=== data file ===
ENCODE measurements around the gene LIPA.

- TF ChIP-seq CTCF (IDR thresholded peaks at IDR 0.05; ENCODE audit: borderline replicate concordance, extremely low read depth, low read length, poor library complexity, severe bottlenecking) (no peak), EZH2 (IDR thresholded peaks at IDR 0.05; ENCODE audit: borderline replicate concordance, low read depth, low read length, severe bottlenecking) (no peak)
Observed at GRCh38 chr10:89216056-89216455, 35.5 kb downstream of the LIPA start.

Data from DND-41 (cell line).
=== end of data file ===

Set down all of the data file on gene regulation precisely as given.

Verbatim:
ENCODE measurements around the gene LIPA.

- TF ChIP-seq CTCF (IDR thresholded peaks at IDR 0.05; ENCODE audit: borderline replicate concordance, extremely low read depth, low read length, poor library complexity, severe bottlenecking) (no peak), EZH2 (IDR thresholded peaks at IDR 0.05; ENCODE audit: borderline replicate concordance, low read depth, low read length, severe bottlenecking) (no peak)
Observed at GRCh38 chr10:89216056-89216455, 35.5 kb downstream of the LIPA start.

Data from DND-41 (cell line).